P-glycoprotein mediated steroid transport in drug-sensitive and multidrug-resistant cells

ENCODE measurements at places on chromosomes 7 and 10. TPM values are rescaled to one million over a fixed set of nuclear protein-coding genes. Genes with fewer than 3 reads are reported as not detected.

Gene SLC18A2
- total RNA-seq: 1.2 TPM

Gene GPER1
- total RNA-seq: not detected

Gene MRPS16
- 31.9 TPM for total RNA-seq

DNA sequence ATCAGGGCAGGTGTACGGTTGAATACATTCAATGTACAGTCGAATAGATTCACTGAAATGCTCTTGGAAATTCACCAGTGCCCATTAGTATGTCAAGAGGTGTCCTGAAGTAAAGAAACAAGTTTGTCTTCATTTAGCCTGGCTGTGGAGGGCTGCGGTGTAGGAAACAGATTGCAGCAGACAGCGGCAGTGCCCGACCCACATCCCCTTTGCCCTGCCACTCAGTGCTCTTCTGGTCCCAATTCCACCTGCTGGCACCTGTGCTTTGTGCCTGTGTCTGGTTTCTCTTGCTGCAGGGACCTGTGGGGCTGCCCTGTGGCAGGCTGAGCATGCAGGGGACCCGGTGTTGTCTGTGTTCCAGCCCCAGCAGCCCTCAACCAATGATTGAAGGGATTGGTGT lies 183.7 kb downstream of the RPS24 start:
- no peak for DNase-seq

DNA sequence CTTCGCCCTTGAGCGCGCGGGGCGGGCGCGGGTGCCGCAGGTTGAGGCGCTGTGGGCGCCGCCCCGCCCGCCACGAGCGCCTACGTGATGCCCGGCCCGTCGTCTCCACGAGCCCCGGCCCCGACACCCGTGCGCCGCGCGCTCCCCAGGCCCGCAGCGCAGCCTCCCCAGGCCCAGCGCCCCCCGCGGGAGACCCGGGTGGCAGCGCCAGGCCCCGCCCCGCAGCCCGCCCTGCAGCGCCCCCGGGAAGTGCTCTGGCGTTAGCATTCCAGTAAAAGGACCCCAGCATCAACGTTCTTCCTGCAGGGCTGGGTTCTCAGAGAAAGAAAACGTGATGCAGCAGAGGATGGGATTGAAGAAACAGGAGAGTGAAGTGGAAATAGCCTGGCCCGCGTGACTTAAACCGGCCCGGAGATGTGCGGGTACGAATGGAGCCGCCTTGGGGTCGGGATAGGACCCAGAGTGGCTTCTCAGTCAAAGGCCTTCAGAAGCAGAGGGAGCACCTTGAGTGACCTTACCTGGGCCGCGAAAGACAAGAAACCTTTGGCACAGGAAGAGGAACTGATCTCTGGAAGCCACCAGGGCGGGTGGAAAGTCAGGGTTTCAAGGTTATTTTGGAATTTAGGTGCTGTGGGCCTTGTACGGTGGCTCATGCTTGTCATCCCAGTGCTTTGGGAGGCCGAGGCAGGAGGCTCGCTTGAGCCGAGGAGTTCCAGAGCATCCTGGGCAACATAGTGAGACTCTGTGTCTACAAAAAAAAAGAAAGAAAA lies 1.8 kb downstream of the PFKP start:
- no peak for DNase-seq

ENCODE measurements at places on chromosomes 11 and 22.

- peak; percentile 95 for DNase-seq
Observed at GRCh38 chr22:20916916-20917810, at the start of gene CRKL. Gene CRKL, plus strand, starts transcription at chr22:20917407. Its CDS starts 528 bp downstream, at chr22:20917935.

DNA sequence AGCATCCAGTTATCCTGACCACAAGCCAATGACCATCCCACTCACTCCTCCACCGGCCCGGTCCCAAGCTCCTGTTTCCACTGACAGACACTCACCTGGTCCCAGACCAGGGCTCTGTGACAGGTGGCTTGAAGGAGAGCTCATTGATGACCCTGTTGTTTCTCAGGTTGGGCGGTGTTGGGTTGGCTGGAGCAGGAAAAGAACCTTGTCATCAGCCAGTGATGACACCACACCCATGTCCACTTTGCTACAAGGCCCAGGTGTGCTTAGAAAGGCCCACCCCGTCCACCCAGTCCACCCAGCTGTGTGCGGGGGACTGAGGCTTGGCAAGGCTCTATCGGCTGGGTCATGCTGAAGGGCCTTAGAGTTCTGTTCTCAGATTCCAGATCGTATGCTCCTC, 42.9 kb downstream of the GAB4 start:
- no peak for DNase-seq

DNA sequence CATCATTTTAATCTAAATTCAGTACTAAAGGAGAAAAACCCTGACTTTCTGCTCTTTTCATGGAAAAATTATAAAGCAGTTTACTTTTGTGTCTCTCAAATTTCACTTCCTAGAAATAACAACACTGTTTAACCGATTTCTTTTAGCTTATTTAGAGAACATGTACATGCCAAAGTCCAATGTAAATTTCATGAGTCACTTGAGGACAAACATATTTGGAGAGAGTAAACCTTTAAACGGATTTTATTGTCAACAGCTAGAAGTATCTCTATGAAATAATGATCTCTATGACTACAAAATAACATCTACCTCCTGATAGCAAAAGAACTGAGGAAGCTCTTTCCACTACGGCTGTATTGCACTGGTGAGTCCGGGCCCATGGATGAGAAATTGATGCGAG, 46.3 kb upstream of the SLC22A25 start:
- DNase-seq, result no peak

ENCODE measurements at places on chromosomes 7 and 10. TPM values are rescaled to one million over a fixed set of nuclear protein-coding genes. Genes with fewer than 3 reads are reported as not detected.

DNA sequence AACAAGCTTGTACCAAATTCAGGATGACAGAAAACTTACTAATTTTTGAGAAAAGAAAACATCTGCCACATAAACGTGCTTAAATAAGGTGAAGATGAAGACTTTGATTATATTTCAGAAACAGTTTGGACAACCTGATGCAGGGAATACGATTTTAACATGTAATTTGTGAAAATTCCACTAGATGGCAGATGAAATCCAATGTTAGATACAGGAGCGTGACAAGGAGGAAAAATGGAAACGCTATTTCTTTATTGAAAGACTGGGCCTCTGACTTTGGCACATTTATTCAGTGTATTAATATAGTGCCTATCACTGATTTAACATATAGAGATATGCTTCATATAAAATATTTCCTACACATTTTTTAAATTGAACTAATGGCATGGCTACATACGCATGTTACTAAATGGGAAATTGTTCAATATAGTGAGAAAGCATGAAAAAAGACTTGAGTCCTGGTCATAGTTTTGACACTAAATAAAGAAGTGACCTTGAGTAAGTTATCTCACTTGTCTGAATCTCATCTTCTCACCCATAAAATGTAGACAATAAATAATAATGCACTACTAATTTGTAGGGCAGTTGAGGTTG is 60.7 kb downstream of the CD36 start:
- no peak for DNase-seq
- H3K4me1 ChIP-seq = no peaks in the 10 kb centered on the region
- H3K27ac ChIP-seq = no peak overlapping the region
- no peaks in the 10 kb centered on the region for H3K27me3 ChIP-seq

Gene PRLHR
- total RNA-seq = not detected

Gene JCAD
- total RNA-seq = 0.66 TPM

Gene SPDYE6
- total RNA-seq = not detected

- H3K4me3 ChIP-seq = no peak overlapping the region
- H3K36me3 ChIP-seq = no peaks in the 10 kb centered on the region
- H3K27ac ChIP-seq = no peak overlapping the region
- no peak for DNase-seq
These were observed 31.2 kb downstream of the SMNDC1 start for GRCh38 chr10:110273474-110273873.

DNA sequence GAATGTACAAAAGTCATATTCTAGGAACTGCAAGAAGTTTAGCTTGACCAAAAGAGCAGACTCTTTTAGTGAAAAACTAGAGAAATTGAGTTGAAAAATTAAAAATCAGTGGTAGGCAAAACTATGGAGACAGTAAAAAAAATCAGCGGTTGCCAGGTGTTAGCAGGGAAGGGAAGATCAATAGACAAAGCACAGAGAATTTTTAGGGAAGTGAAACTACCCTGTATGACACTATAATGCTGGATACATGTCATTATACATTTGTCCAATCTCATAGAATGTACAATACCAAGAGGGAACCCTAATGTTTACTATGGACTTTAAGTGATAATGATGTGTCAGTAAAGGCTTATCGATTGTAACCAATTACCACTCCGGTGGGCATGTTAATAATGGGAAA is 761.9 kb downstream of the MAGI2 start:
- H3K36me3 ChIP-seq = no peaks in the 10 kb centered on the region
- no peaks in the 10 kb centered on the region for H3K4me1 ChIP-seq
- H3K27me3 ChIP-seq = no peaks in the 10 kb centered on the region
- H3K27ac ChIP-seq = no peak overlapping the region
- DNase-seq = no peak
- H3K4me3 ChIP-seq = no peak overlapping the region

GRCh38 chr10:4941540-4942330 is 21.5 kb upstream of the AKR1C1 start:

P-glycoprotein (Pgp), product of the MDR1 gene, is a 170 kDa transmembrane phosphoglycoprotein responsible for the multidrug-resistant (MDR) phenotype in various cancer cells. Pgp is an ATP-dependent drug efflux pump which transports various chemotherapeutic agents and other hydrophobic chemicals across the cell membrane. Although Pgp is also expressed in normal human tissues, such as the adrenal gland, liver, and kidney, its endogenous function is unknown. We hypothesized (1) that Pgp in the adrenal serves to transport newly-synthesized steroids across the cell membrane to the extracellular space and (2) that Pgp function is modulated by Pgp phosphorylation. The effect of Pgp on the accumulation of fifteen steroids in multidrug-resistant human colon carcinoma SW620 Ad300 cells was compared to the accumulation in drug-sensitive parental SW620 cells. The accumulation of three steroids in multidrug resistant cells expressing Pgp was not altered compared to parental cells. However, the accumulation of twelve other steroids was reduced by as much as 50% and was shown to correlate significantly with decreased hydrophobicity. For example, the hydrophilic steroid cortisol was shown to be efficiently transported by Pgp whereas the hydrophobic steroid progesterone was not transported by Pgp. In H295 and SW620 Ad300 cells, progesterone and progesterone-like compounds acted as potent inhibitors of Pgp-mediated vinblastine efflux. The potency of this antagonism correlated with increased steroid hydrophobicity and decreased with increased steroid transport. In H295 human adrenocortical carcinoma cells treatment with calphostin C, a PKC inhibitor which decreases Pgp phosphorylation, caused an increase in steroid accumulation which significantly correlated with reduced hydrophobicity. Treatment with calphostin C increased progesterone efflux in SW620 Ad300 cells, modulated Pgp antagonism by steroids, and inhibited photoaffinity labeling of Pgp by progesterone. We conclude that (1) Pgp can mediate the transport of steroids, (2) Pgp-mediated transport can be antagonized by a variety of steroids, (3) these properties strongly correlate with steroid hydrophobicity, and (4) the state of phosphorylated Pgp affects steroid transport and steroid antagonism of Pgp-mediated transport. Our data suggest that one endogenous function of P-glycoprotein in the adrenal is the transport of hydrophilic steroids, primarily cortisol and aldosterone.